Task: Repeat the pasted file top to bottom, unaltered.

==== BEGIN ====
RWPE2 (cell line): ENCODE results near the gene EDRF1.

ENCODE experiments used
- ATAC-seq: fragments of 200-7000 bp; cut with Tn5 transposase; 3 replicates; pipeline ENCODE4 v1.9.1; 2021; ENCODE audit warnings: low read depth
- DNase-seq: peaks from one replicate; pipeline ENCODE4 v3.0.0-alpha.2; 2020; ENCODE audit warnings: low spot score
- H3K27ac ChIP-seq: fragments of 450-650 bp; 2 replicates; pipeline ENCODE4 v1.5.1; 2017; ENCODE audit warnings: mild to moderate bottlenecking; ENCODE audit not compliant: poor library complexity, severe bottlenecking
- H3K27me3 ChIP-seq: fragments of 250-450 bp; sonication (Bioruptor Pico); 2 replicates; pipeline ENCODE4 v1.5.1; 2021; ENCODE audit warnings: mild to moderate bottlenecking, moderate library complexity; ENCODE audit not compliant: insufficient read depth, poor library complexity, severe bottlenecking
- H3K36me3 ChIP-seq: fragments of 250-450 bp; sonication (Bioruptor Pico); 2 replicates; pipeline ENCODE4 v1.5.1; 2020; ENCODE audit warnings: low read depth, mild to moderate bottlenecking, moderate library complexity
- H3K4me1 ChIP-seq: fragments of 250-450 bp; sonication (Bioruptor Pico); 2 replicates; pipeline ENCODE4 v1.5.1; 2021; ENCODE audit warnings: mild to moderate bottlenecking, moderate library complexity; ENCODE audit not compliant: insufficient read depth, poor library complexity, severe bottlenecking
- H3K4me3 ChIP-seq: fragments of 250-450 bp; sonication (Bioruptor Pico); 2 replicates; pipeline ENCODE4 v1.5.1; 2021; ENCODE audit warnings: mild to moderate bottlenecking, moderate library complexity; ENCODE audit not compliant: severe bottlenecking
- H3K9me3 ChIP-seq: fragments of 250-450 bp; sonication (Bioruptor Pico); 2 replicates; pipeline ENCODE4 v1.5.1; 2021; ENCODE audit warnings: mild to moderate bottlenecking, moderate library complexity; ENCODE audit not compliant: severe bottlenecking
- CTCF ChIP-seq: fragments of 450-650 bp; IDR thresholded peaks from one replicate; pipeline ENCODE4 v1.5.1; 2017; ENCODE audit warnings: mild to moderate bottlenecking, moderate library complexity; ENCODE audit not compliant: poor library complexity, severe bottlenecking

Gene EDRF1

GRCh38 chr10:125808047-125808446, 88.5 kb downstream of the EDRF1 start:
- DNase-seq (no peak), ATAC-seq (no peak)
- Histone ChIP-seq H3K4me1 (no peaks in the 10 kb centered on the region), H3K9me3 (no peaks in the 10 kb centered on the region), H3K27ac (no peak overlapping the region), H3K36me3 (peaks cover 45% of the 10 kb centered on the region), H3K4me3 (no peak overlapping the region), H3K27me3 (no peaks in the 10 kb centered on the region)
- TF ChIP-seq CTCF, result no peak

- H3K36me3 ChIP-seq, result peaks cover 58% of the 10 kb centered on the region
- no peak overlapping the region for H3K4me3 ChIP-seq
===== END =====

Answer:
RWPE2 (cell line): ENCODE results near the gene EDRF1.

ENCODE experiments used
- ATAC-seq: fragments of 200-7000 bp; cut with Tn5 transposase; 3 replicates; pipeline ENCODE4 v1.9.1; 2021; ENCODE audit warnings: low read depth
- DNase-seq: peaks from one replicate; pipeline ENCODE4 v3.0.0-alpha.2; 2020; ENCODE audit warnings: low spot score
- H3K27ac ChIP-seq: fragments of 450-650 bp; 2 replicates; pipeline ENCODE4 v1.5.1; 2017; ENCODE audit warnings: mild to moderate bottlenecking; ENCODE audit not compliant: poor library complexity, severe bottlenecking
- H3K27me3 ChIP-seq: fragments of 250-450 bp; sonication (Bioruptor Pico); 2 replicates; pipeline ENCODE4 v1.5.1; 2021; ENCODE audit warnings: mild to moderate bottlenecking, moderate library complexity; ENCODE audit not compliant: insufficient read depth, poor library complexity, severe bottlenecking
- H3K36me3 ChIP-seq: fragments of 250-450 bp; sonication (Bioruptor Pico); 2 replicates; pipeline ENCODE4 v1.5.1; 2020; ENCODE audit warnings: low read depth, mild to moderate bottlenecking, moderate library complexity
- H3K4me1 ChIP-seq: fragments of 250-450 bp; sonication (Bioruptor Pico); 2 replicates; pipeline ENCODE4 v1.5.1; 2021; ENCODE audit warnings: mild to moderate bottlenecking, moderate library complexity; ENCODE audit not compliant: insufficient read depth, poor library complexity, severe bottlenecking
- H3K4me3 ChIP-seq: fragments of 250-450 bp; sonication (Bioruptor Pico); 2 replicates; pipeline ENCODE4 v1.5.1; 2021; ENCODE audit warnings: mild to moderate bottlenecking, moderate library complexity; ENCODE audit not compliant: severe bottlenecking
- H3K9me3 ChIP-seq: fragments of 250-450 bp; sonication (Bioruptor Pico); 2 replicates; pipeline ENCODE4 v1.5.1; 2021; ENCODE audit warnings: mild to moderate bottlenecking, moderate library complexity; ENCODE audit not compliant: severe bottlenecking
- CTCF ChIP-seq: fragments of 450-650 bp; IDR thresholded peaks from one replicate; pipeline ENCODE4 v1.5.1; 2017; ENCODE audit warnings: mild to moderate bottlenecking, moderate library complexity; ENCODE audit not compliant: poor library complexity, severe bottlenecking

Gene EDRF1

GRCh38 chr10:125808047-125808446, 88.5 kb downstream of the EDRF1 start:
- DNase-seq (no peak), ATAC-seq (no peak)
- Histone ChIP-seq H3K4me1 (no peaks in the 10 kb centered on the region), H3K9me3 (no peaks in the 10 kb centered on the region), H3K27ac (no peak overlapping the region), H3K36me3 (peaks cover 45% of the 10 kb centered on the region), H3K4me3 (no peak overlapping the region), H3K27me3 (no peaks in the 10 kb centered on the region)
- TF ChIP-seq CTCF, result no peak

- H3K36me3 ChIP-seq, result peaks cover 58% of the 10 kb centered on the region
- no peak overlapping the region for H3K4me3 ChIP-seq